Reports say that about 229 MW of power from the plant has been sold on a long-term contract basis to the Federal Electricity Commission (CFE), the former power sector monopoly. Another 114 MW will be sold to private companies, with 61 MW destined for the wholesale electricity market.

 
With Puerto Libertad, ACCIONA achieved a one-day construction record—on December 18, the company assembled over 43,000 solar modules on the project.  
   

All of this solar power development is welcome in Mexico. The Mexican government anticipates total power generation will almost double by 2030, with more than 40 percent coming from renewables such as solar and wind.

With the addition of this single project, ACCIONA now has 1,144 MW in Mexico (739.5 MW from wind power and 404.5 MW from PV solar), making the country the second most important market worldwide for the company in terms of owned capacity, after Spain. It is also currently building a 183-MW wind farm in the Mexican State of Tamaulipas.

 
The Puerto Libertad power project will produce approximately 963 gigawatt-hours (GWh) of energy per year, covering the electricity demand of 583,000 Mexican households. It is by far one of the largest solar power plants in Latin America.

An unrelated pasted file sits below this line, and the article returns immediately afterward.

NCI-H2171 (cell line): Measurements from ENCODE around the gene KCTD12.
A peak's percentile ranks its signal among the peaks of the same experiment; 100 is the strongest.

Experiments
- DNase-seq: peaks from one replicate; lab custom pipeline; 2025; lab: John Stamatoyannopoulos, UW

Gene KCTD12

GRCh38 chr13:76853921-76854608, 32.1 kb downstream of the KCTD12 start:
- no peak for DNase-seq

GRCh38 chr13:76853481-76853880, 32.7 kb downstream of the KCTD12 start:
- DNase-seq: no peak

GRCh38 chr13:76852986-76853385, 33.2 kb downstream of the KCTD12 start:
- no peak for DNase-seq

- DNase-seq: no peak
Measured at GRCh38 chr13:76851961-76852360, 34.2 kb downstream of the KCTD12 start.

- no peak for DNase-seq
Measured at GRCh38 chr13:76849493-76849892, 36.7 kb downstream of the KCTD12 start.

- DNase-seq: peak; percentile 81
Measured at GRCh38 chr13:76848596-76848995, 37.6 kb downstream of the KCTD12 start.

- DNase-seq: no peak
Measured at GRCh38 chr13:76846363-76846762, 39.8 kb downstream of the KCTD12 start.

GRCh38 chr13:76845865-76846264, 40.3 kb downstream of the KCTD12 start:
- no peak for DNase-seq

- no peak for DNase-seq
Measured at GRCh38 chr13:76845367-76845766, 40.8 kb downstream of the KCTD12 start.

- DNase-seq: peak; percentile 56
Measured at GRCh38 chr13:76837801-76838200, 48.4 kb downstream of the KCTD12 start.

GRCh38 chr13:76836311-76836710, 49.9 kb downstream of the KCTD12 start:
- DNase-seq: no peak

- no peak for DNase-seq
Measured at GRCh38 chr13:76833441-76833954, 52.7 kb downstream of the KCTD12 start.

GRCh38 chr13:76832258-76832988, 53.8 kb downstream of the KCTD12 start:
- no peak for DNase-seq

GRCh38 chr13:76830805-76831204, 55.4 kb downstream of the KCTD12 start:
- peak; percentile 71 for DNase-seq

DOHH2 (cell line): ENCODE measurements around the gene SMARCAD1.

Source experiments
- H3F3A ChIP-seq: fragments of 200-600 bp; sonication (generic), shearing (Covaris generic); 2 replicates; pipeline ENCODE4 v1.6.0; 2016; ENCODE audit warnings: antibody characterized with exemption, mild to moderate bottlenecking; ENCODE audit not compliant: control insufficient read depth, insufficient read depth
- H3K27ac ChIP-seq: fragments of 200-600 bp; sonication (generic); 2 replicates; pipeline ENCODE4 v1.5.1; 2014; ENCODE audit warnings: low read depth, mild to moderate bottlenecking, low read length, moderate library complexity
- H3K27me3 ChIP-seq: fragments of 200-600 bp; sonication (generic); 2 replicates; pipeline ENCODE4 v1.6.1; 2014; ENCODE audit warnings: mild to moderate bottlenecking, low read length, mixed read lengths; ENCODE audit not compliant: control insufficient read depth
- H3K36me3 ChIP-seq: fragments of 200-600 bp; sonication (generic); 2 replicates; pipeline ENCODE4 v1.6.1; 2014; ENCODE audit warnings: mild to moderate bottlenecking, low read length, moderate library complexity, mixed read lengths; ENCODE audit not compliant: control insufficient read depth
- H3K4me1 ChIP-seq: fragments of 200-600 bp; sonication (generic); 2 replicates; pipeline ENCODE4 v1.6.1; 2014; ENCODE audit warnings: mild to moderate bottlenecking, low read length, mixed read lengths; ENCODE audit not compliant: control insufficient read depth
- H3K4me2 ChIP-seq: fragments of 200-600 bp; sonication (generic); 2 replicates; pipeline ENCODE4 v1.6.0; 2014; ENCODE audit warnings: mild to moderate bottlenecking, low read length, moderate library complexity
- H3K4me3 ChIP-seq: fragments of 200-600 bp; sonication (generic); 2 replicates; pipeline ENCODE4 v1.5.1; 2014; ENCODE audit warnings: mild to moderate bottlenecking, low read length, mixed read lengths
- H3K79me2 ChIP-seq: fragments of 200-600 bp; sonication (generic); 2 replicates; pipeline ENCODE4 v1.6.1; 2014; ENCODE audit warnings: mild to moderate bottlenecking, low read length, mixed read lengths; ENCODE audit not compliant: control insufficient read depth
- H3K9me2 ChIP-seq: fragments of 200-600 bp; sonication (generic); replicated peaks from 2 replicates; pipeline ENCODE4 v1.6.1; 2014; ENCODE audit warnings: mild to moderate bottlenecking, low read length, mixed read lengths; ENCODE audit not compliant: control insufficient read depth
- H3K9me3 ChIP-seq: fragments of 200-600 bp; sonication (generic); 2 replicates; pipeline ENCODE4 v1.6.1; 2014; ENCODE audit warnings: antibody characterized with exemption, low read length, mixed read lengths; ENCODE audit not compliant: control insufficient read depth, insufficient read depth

The construction of Puerto Libertad also means that ACCIONA has more than doubled global PV capacity under its ownership. It also has projects in Chile, South Africa, and Portugal. The company is also constructing PV solar projects in Egypt and Ukraine.

The company has plenty of experience to draw from in taking on Puerto Libertad and these other projects. ACCIONA is a global operator in renewable energies with over 25 years of experience in the sector and more than 9,000 MW under its ownership. It has 222 wind farms, 76 hydro plants, large PV power projects, biomass installations, and a CSP plant. A focus for the company is marketing power to large customers. Its range covers the entire value chain of design, construction, operation, and maintenance.

 


Summer 2019